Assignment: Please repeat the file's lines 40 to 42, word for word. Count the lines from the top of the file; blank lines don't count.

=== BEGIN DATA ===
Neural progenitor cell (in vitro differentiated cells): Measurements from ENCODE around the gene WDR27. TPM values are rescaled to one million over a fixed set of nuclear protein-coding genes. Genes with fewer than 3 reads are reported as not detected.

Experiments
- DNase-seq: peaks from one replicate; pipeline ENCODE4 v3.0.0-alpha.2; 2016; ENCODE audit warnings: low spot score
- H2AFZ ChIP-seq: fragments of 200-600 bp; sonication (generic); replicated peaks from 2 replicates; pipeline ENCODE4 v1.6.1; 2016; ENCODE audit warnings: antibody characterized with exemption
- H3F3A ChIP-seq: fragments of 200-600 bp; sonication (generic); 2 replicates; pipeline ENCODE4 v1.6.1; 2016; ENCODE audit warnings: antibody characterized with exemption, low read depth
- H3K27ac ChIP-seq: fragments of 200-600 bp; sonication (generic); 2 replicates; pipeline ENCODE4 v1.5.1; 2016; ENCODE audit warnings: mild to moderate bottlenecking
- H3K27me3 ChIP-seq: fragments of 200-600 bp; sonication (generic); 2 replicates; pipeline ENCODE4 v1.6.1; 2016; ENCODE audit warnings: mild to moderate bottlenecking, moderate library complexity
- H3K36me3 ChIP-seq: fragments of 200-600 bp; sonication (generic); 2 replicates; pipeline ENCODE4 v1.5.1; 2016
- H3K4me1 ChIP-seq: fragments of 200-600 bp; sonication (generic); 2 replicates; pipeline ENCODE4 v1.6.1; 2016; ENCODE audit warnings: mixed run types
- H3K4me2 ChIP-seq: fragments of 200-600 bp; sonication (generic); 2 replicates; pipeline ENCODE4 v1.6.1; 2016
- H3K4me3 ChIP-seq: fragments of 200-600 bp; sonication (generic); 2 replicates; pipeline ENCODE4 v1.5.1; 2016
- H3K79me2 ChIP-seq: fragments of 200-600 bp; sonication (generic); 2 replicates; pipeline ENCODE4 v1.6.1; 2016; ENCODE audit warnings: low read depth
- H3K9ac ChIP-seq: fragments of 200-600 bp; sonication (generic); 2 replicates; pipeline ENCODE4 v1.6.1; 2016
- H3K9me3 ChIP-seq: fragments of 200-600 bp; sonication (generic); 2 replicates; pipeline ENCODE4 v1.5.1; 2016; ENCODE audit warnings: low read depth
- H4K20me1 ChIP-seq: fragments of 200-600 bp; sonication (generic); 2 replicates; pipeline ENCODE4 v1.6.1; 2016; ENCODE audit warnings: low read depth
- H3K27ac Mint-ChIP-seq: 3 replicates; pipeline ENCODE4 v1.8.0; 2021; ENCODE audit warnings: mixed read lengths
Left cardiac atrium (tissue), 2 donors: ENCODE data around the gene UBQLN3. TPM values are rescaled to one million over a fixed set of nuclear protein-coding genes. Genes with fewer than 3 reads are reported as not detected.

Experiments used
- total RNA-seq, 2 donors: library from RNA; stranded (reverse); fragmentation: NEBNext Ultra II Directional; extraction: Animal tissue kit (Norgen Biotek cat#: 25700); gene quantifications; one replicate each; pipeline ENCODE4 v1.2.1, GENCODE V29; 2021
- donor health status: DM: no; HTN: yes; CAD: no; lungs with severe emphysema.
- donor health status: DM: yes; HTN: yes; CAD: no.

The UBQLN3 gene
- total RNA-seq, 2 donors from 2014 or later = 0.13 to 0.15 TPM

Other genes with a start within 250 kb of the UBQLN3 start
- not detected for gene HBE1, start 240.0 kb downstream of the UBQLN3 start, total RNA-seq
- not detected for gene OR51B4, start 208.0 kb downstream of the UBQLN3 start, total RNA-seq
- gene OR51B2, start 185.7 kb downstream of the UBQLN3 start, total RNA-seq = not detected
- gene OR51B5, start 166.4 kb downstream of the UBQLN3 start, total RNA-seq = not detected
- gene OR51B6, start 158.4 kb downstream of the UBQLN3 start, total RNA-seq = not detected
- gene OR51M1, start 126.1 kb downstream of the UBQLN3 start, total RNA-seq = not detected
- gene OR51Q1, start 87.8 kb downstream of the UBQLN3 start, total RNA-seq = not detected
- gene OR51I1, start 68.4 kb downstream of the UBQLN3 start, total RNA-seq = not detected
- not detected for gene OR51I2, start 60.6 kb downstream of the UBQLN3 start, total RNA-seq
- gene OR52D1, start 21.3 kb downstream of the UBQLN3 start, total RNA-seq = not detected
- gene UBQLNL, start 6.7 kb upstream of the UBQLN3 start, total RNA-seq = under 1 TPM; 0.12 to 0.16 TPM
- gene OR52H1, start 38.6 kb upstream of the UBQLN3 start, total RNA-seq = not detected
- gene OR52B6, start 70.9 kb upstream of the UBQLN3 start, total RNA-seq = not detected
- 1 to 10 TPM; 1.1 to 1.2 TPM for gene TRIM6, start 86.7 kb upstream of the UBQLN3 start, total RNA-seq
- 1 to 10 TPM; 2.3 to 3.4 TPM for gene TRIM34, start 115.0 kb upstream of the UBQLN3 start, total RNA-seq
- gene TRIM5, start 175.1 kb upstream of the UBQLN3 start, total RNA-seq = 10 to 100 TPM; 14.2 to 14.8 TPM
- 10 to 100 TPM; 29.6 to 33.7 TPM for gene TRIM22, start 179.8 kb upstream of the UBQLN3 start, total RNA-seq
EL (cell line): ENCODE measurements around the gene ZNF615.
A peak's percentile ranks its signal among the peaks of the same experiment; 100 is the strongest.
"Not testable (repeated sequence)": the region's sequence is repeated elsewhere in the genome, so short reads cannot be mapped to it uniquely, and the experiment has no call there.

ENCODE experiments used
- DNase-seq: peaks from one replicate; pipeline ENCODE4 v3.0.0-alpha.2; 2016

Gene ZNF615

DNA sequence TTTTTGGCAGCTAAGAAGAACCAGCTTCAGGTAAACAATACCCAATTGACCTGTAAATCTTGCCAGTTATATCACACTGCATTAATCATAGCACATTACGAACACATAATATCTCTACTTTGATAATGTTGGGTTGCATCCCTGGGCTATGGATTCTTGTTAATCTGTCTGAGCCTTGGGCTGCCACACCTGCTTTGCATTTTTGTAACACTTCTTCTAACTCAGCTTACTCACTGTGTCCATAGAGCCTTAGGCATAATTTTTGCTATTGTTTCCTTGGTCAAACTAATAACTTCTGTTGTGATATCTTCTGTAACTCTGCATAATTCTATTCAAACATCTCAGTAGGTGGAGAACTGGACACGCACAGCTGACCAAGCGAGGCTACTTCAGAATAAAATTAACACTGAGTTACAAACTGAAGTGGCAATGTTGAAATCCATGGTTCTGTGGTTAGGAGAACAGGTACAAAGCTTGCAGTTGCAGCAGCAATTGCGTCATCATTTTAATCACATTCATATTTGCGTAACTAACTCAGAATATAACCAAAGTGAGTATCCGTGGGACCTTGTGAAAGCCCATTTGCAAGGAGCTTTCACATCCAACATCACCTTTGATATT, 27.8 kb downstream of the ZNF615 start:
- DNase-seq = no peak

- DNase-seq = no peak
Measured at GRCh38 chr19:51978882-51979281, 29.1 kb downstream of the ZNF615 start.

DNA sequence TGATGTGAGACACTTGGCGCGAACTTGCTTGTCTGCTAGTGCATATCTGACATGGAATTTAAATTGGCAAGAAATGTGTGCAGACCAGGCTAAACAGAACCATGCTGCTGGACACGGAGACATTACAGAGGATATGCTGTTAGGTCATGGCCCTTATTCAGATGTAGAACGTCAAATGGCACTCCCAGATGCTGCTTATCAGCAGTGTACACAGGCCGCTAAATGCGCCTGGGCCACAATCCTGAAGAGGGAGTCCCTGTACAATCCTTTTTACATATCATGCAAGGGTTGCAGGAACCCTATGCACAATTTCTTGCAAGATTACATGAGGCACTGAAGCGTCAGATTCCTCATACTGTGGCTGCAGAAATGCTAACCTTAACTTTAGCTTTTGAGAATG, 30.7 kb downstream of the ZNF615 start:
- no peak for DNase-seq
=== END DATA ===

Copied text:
- gene TRIM5, start 175.1 kb upstream of the UBQLN3 start, total RNA-seq = 10 to 100 TPM; 14.2 to 14.8 TPM
- 10 to 100 TPM; 29.6 to 33.7 TPM for gene TRIM22, start 179.8 kb upstream of the UBQLN3 start, total RNA-seq
EL (cell line): ENCODE measurements around the gene ZNF615.